Slackliners brave great heights


Pearce Murphy

Kimberly Margaret carefully maintains her balance as she meditates on a slackline in Pease Park on Wednesday afternoon. 

Hannah Smothers

The foot traffic on the MoPac Pedestrian Bridge has come to a standstill. Joggers have interrupted their rhythmic breathing to stand along the guardrail. Bikers have removed their feet from the pedals and now stand alongside their bicycles. A small crowd of observers has gathered and is waiting to see if the man on the line is going to fall.

About 20 feet beyond the iPhone camera lenses of the curious observers, John Wesley Dahle is walking across a line stretched between two of the pillars that help support MoPac Boulevard. He seems to be oblivious to the activity happening all around him. He is focused on a singular point in front of him and has put the panting joggers and the rowing team that passes beneath his dangling toes in the back of his mind. In this moment he has one goal: make it to the other end of the slackline.

Invented by rock climbers in the late 1970s, slacklining is a relatively new sport. It involves spreading a piece of webbing between two solid points and either balancing on it, walking across it, or even doing tricks or yoga on it. The line is dynamic, unlike a tightrope, and sags under the weight of the user and reacts to the user’s movements. 

“It’s been around but it hasn’t really had a lot of exposure,” said Dan Daugherty, who has been slacklining for about two years. “Over the past couple of years it’s really kind of gotten bigger and bigger.”

Recently, groups of slackliners have become a staple in Zilker Park on sunny afternoons and weekends. There is a steadily growing community of slackliners in Austin, which is home to Faith Dickey, a world record holder in the sport.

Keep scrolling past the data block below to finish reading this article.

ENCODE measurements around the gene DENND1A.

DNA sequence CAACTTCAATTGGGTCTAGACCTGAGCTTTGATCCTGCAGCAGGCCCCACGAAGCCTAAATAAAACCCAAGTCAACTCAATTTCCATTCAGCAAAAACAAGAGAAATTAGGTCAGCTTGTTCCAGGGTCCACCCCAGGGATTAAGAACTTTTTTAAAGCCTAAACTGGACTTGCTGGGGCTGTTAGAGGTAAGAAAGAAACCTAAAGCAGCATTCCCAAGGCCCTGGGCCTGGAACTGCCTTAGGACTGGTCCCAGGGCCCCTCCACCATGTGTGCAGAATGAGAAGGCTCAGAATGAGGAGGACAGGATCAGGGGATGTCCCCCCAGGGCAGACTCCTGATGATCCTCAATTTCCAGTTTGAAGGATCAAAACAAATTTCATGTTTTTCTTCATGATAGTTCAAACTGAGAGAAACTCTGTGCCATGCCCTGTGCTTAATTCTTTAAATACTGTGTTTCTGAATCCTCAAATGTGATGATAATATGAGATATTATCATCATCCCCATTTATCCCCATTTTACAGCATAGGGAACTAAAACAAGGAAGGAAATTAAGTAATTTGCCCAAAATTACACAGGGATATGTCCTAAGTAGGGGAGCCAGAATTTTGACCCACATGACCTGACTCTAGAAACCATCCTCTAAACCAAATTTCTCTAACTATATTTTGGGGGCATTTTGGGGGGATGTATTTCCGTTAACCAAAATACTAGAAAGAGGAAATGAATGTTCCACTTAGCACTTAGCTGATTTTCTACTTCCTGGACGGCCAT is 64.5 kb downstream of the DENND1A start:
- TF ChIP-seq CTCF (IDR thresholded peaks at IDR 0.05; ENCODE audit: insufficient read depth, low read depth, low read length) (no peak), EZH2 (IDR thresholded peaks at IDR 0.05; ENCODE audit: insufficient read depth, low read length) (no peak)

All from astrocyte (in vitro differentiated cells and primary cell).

Austinite Kimberly Margaret was introduced to the sport through Dickey, thinking at first that it would be something her children would be interested in. Instead, it was she that fell in love with the sport almost two years ago.

“I guess I got hooked,” Margaret said. “Why would I waste my time in exercise classes ever? Why wouldn’t I just go out and do something fun that I enjoy and that has a side effect, accidentally, of being a great workout?”

Margaret is one of about 60 slackline yoga instructors worldwide. YogaSlacking, a facet of slacklining, involves holding yoga poses atop the dynamic piece of webbing.

“Anything that you can do on a yoga mat, you can do on a slackline, and it intensifies the practice,” Margaret said.

Other facets of slacklining include highlining, which is slacklining at incredible heights, such as between two cliffs or rock faces. 

“Highlining is mostly just fighting with yourself,” Margaret said. “If you’ve slacklined on the ground before, you know that you can walk across the line because you’ve done it before. But everything in your body is telling you that what you’re about to do is not safe, even though you’re tethered to the line. It’s mostly just a mental challenge.”

According to Margaret, the key to slacklining is being able to relax your mind and focus on one still point in front of you. 

“That zen point that people talk about in meditation, that’s really easy to attain on a slackline because you can’t think about anything else,” Margaret said. “If you think about anything else, you’re not slacklining. You’re on the ground.” 

The focus that Margaret referred to is many slackliners’ favorite aspect of the sport. It’s what keeps Cameron Felgate, a Texas State University student and slackliner since 2009, coming back to the line every week.

“Slacklining is really peaceful,” Felgate said. “When you get on that line, it’s just you and the line and nothing else matters.”

Published on March 7, 2013 as "Slacklining rises in popularity".